The self concept of communication

Tobias Volz posted 3 years ago, 1 Responses
From my experience, a large part of the reactions are unconscious, for example:
Anger: Can be based on traumatic experiences in the past, situation one was deprived, feeling helpless, or treated unfairly. Cases in which another person or group reacts in a similar way one experienced, e.g., as a child, can trigger the feeling of anger and fuel conflict.
Happiness: Many people are happy because the sun shines, because they are healthy because they have a job, a family, a working partnership, etc. Nevertheless, people do not ask themselves consciously: ‘Why am I happy now?’ What makes one person happy does not cause similar emotions or reactions to someone else. Understanding what makes one happy consciously, becoming aware of needs, can be crucial in mediation processes.
Frustration: Similar to anger, frustration is often linked to past experiences of deprivation, feeling alone. Also, when one has a strong wish or desire (again, usually not conscious where the desire comes from), rejection or failure can lead to frustration. However, one can also see rejection as a chance to do something else, transform frustration into happiness. 
Sadness: Similar to frustration. In many cases, it seems to be not clear for oneself or the surrounding why a situation or fact leads to the feeling of sadness.
Jealousy: People in Nepal, even though, especially in rural settings, often living under poverty. However, one can say that they still seem to be very happy with what they have, living a simple life in happiness. However, when due to natural disasters or climate change harvests do not bring enough to live from, tensions can arise, and motives like jealousy play a role in conflict and anger towards an inactive government increase. However, also when it comes to resources such as gold or oil, apart from jealousy, greed can play a critical role. One needs to reflect: why am I jealous?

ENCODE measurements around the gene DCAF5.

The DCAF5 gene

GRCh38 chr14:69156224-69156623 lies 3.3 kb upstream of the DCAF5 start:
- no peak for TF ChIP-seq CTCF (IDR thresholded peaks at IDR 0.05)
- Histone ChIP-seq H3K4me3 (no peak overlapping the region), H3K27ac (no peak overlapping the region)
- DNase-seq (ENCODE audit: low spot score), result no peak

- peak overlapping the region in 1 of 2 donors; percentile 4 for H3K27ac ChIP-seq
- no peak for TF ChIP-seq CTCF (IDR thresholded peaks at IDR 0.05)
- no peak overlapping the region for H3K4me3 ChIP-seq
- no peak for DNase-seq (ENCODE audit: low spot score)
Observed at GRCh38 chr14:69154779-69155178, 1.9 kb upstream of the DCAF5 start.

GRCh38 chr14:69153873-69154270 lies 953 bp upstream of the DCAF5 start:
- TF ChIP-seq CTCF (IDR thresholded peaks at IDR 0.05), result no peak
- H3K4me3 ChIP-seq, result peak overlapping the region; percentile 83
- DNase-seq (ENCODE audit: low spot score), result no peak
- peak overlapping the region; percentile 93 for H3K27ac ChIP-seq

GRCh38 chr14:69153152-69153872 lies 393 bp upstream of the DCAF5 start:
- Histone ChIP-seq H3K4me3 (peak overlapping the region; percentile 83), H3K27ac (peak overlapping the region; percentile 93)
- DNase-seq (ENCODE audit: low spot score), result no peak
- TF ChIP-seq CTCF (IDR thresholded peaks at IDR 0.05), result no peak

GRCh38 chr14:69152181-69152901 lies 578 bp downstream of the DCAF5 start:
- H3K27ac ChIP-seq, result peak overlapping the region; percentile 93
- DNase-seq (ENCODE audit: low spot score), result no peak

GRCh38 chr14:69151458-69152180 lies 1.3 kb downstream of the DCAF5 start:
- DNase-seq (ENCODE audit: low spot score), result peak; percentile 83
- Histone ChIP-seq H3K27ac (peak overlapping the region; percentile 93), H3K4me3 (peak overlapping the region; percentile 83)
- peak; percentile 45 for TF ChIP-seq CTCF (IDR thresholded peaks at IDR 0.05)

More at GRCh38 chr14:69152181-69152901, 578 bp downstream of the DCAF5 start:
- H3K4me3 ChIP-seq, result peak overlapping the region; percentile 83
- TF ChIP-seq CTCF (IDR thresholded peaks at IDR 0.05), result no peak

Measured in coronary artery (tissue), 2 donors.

Sharing: Many people learn in their early childhood about the importance of sharing what they have. Communities lived together for centuries, sharing and helping each other is a foundation of society, especially in times of crisis. However, one who grew up in poverty, always fighting to survive, may not have learned this skill in childhood (or even more!). The motivation for sharing can be seen as something ‘human’ or ‘natural’ for some, but unlogical someone else. Understanding why wants to share or keep things for themselves can be trained through reflection.
Temper: Some call it a cultural factor, some a personal element. However, it is a fact that some people tend to have a high temper, lose their calmness faster, and often than others. Some might even perceive temper as aggression. From my perspective, temper is linked to emotions that are triggered by experiences, and the way one sees things.
The desire for harmony: For many people, living in a harmonious environment, is crucial. Especially in cases when someone grew up in a family, community, or country that is marked by violence, the desire for harmony might be healthy (or the opposite!). However, reflecting why harmony or destabilizing harmony has a high priority remains unknown for many. 
Understanding: For some people, it is essential to feel that the surrounding understands one’s viewpoint and reasons for acting. The reason for that can be the feeling of being misunderstood in the childhood way too often, a mother with a mental disorder, or low self-esteem. However, becoming mindful of why this desire exists or lacks can be especially crucial during mediation.